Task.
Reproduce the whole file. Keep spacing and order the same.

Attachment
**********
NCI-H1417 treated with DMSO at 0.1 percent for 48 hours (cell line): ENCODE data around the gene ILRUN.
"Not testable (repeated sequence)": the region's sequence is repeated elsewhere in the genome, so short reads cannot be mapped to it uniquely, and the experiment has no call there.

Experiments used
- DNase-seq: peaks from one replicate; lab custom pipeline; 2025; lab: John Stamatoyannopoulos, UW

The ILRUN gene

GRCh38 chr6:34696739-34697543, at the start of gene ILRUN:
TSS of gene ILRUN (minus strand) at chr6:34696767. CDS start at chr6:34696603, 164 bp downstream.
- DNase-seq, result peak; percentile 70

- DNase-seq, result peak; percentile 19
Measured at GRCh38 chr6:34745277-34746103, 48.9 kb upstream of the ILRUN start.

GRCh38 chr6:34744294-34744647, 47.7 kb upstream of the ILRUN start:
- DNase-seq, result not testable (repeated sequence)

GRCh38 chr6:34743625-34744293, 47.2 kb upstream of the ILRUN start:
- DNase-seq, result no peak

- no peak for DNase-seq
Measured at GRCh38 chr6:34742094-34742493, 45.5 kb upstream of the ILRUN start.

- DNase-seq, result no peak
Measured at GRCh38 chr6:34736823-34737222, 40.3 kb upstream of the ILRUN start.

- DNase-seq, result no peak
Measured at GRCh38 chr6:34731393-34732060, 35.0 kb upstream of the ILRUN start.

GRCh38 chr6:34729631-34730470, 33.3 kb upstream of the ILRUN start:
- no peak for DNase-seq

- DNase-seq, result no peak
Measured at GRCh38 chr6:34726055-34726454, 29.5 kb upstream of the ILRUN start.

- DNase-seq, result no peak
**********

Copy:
NCI-H1417 treated with DMSO at 0.1 percent for 48 hours (cell line): ENCODE data around the gene ILRUN.
"Not testable (repeated sequence)": the region's sequence is repeated elsewhere in the genome, so short reads cannot be mapped to it uniquely, and the experiment has no call there.

Experiments used
- DNase-seq: peaks from one replicate; lab custom pipeline; 2025; lab: John Stamatoyannopoulos, UW

The ILRUN gene

GRCh38 chr6:34696739-34697543, at the start of gene ILRUN:
TSS of gene ILRUN (minus strand) at chr6:34696767. CDS start at chr6:34696603, 164 bp downstream.
- DNase-seq, result peak; percentile 70

- DNase-seq, result peak; percentile 19
Measured at GRCh38 chr6:34745277-34746103, 48.9 kb upstream of the ILRUN start.

GRCh38 chr6:34744294-34744647, 47.7 kb upstream of the ILRUN start:
- DNase-seq, result not testable (repeated sequence)

GRCh38 chr6:34743625-34744293, 47.2 kb upstream of the ILRUN start:
- DNase-seq, result no peak

- no peak for DNase-seq
Measured at GRCh38 chr6:34742094-34742493, 45.5 kb upstream of the ILRUN start.

- DNase-seq, result no peak
Measured at GRCh38 chr6:34736823-34737222, 40.3 kb upstream of the ILRUN start.

- DNase-seq, result no peak
Measured at GRCh38 chr6:34731393-34732060, 35.0 kb upstream of the ILRUN start.

GRCh38 chr6:34729631-34730470, 33.3 kb upstream of the ILRUN start:
- no peak for DNase-seq

- DNase-seq, result no peak
Measured at GRCh38 chr6:34726055-34726454, 29.5 kb upstream of the ILRUN start.

- DNase-seq, result no peak